Anyone enjoy doing a fresh install now and then?

Discussion in 'OS X Yosemite (10.10)' started by Woodcrest64, Feb 21, 2015.

  1. Woodcrest64 macrumors 6502a

    Woodcrest64

    Joined:
    Aug 14, 2006
    #1
    Does anyone else other than my self enjoy a fresh install from time to time? I just did a fresh install of Yosemite on my 2012 Macbook Pro. I have upgraded from Mountain Lion, to Mavericks to Yosemite each time but have never done a fresh install until now.

    Its feels great and like a new machine. I actually enjoyed putting my applications back and doing some spring cleaning of my files.
     
  2. GerritV macrumors 65816

    GerritV

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    May 11, 2012
    #2
    After my Yosemite update and a Time Machine failed restore, I ran a fresh Mavericks install. Like you say, you're on a new machine.
    It's probably worth it, but still... hard to say after how much time everything gets cluttered again.
     
  3. ABC5S macrumors 68040

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  4. maflynn Moderator

    maflynn

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    #4
    I can't recall ever doing it on my rMBP (2012 model), I've done it on 2010 MBP because I upgraded the storage. Generally speaking I've really not noticed any issues that would require a fresh install.
     
  5. entropi macrumors 6502

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    May 20, 2008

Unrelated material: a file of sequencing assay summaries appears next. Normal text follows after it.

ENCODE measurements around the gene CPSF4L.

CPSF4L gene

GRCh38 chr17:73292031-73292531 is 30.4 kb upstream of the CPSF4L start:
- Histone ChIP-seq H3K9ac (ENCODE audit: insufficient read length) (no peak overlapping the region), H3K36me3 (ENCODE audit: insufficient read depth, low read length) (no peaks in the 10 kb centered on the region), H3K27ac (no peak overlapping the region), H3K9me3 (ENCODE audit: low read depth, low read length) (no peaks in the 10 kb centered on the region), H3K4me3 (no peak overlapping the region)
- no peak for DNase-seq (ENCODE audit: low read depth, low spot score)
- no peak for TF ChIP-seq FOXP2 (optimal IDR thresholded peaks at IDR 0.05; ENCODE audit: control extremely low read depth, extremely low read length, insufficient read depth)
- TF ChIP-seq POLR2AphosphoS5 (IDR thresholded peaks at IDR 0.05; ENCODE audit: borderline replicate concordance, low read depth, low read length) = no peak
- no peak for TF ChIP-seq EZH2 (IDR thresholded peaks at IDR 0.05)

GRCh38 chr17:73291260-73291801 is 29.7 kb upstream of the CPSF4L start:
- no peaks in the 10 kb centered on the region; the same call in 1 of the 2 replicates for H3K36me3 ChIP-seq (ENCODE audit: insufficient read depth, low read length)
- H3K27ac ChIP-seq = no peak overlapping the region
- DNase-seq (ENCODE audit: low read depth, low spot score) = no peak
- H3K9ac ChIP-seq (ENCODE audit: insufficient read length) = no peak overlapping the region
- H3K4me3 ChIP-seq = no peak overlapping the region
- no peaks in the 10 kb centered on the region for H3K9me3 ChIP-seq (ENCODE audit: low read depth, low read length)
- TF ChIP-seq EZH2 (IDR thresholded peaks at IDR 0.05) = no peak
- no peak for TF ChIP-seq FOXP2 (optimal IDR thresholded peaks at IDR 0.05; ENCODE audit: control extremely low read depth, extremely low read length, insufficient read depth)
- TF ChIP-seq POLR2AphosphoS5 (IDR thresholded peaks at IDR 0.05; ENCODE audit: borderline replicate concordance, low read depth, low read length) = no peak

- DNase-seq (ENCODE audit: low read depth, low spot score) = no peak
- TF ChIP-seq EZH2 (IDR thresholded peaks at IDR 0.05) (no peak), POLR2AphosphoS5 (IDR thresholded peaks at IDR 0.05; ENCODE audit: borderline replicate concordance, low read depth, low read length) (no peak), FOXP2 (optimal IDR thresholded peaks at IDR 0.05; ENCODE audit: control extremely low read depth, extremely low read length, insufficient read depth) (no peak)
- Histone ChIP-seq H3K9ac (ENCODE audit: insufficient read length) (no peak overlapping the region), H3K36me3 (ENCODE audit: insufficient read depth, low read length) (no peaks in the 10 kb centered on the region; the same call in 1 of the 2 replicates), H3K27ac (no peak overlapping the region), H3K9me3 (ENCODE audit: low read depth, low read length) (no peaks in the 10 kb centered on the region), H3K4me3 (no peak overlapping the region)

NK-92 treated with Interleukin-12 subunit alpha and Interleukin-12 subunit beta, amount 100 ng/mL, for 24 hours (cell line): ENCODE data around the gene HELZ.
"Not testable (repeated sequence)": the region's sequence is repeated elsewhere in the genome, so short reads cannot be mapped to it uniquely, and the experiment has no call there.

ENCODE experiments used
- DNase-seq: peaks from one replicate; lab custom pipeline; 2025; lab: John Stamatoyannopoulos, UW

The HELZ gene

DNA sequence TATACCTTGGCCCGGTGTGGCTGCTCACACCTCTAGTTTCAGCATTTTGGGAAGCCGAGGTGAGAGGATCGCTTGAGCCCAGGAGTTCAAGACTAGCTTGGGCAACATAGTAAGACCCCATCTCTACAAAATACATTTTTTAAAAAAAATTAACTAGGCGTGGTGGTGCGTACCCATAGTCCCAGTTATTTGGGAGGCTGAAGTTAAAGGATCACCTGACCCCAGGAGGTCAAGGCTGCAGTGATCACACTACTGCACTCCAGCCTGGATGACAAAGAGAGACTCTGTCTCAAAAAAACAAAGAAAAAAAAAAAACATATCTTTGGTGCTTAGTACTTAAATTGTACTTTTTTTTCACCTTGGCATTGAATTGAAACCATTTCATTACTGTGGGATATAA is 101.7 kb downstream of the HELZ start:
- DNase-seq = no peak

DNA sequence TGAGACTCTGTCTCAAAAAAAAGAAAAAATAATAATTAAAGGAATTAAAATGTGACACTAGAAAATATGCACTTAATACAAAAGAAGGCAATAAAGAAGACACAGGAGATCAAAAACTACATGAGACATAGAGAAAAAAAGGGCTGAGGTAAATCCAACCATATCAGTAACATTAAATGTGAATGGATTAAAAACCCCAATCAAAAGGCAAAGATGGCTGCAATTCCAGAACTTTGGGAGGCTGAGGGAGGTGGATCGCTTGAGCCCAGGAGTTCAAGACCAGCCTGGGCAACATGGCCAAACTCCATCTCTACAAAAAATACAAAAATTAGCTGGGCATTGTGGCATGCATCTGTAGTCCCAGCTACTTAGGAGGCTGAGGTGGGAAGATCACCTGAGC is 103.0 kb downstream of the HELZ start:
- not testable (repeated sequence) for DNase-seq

#5
    haven't made one since 2004-2005 or something, switched from ppc to intel with the migration assistant... and has just upgraded existing installations with the upgrade-option since. Everything works and I keep my systems quite neat and well kept anyhow.
     
  6. MacDawg macrumors P6

    MacDawg

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    #6
    Same here, have never once felt the need to do a fresh install
     
  7. newellj macrumors 601

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    #7
    In the past few months I've done that with both my Mini and my rMBP. It's pretty quick and easy because my data is in just a few places and most of my apps can be downloaded from the MAS. It is like having a new machine.

    I did the same thing with my Windows desktop a few months ago, which eliminated some glitches that had crept in, but was not nearly as easy, since the applications are in a lot of different places and many require license keys to be entered.
     
  8. bobr1952 macrumors 68020

    bobr1952

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    #8